8. Helps in Clearing Congestion

Because cayenne pepper acts as a natural expectorant, it has been traditionally used to treat congestion associated with colds and allergies.

In fact, one study showed that taking capsules containing capsaicin (the main ingredient in cayenne pepper) was just as effective as over-the-counter decongestants. The study also found that subjects taking cayenne found it more effective than those taking a placebo.

However, there could be some side effects—capsaicin can cause heartburn and stomach upset in some people. As such, you should avoid cayenne or take it in minimal amounts.

Otherwise, to effectively use cayenne pepper to clear sinuses naturally, add 1/4 teaspoon of cayenne powder to 4 oz hot water and let steep for 10 minutes. Strain out any leftover particles using a strainer and drink up! Alternatively, make a spicy tea by including fresh ginger root slices, lemon slices, cinnamon sticks, black peppercorns, cloves, and fennel seeds before drinking up.

9. Helps in Protecting the Heart

Research has shown that red pepper can inhibit thromboxane B2 production, an enzyme associated with inflammation and blood clotting. This could be especially helpful for those with heart disease or stroke. The capsaicin in cayenne pepper can also prevent cholesterol deposits in your arteries, reducing your risk for heart attack and stroke.

10. Helps with blood circulation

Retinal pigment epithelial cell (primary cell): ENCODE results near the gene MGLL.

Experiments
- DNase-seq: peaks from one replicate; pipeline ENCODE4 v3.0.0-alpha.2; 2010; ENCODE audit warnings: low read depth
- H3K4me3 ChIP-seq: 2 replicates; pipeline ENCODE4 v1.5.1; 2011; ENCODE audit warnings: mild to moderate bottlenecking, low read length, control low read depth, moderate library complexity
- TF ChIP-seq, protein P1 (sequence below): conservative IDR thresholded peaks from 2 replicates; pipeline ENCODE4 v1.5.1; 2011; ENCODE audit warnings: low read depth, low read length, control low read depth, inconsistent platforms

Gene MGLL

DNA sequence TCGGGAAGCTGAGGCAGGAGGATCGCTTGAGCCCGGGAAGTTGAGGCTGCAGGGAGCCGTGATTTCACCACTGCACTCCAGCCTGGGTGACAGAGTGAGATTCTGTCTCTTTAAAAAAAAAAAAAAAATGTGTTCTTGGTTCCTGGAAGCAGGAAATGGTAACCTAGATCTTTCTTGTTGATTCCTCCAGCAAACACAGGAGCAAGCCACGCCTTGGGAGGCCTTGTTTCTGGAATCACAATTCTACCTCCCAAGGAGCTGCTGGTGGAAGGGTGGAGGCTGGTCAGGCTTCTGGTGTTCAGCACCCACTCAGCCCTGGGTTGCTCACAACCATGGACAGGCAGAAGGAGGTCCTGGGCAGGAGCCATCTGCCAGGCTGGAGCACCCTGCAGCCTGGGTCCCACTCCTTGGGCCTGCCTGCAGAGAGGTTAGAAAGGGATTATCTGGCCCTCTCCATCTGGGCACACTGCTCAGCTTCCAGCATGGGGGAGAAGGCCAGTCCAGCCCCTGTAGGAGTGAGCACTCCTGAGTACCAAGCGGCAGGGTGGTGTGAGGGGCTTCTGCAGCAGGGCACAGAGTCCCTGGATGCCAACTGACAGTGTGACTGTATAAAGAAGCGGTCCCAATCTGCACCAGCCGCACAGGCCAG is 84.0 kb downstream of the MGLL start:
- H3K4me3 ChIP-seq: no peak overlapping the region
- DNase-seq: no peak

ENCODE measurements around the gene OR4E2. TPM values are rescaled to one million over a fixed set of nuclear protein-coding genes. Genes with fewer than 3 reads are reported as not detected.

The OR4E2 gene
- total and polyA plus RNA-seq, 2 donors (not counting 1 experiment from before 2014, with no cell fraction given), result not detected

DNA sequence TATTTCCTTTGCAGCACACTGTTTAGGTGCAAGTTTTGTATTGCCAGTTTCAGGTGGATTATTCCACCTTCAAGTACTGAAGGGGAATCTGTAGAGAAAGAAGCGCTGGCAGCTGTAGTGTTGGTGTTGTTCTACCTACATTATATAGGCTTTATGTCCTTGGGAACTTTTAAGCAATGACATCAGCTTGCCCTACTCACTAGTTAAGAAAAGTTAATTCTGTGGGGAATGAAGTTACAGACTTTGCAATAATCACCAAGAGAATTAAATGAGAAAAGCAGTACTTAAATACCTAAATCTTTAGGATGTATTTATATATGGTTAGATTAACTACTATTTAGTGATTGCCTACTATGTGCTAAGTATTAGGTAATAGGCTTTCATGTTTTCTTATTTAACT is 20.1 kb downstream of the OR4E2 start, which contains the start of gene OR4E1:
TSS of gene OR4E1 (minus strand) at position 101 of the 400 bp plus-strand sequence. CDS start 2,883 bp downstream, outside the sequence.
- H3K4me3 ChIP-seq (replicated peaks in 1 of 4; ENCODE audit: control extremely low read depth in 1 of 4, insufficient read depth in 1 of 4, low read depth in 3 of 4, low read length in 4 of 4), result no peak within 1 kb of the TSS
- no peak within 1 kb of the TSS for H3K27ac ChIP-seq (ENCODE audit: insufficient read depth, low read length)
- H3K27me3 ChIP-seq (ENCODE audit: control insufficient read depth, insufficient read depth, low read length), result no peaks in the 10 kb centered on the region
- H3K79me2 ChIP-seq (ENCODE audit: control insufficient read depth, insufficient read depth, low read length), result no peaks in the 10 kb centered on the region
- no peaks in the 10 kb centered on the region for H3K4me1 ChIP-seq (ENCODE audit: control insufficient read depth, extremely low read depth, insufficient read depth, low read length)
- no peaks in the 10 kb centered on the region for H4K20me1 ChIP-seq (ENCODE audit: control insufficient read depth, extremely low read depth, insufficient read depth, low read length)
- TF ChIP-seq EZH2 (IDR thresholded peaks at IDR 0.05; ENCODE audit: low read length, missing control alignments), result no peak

Cayenne pepper may act as a circulatory stimulant. It dilates blood vessels, meaning your heart doesn’t have to work as hard to get the blood flowing through your body. This can help reduce blood pressure and protect against cardiovascular disease.

If you’re taking medication for high blood pressure, talk with your doctor before incorporating cayenne into your diet; it may react with some medications and cause side effects. You should also avoid cayenne if you have low blood pressure or are on blood-thinning medication. Always check with your doctor before starting any new herbal supplement regimen.

11. Reduces stress

Cayenne pepper contains capsaicin, a component that’s well known for its ability to combat stress. Studies show that capsaicin can help lower cortisol. For an effective way to reduce stress, try cayenne pepper capsules. Adding capsicum to your diet can also increase the production of serotonin, a neurotransmitter linked to feelings of wellbeing and happiness.

12. Boosts energy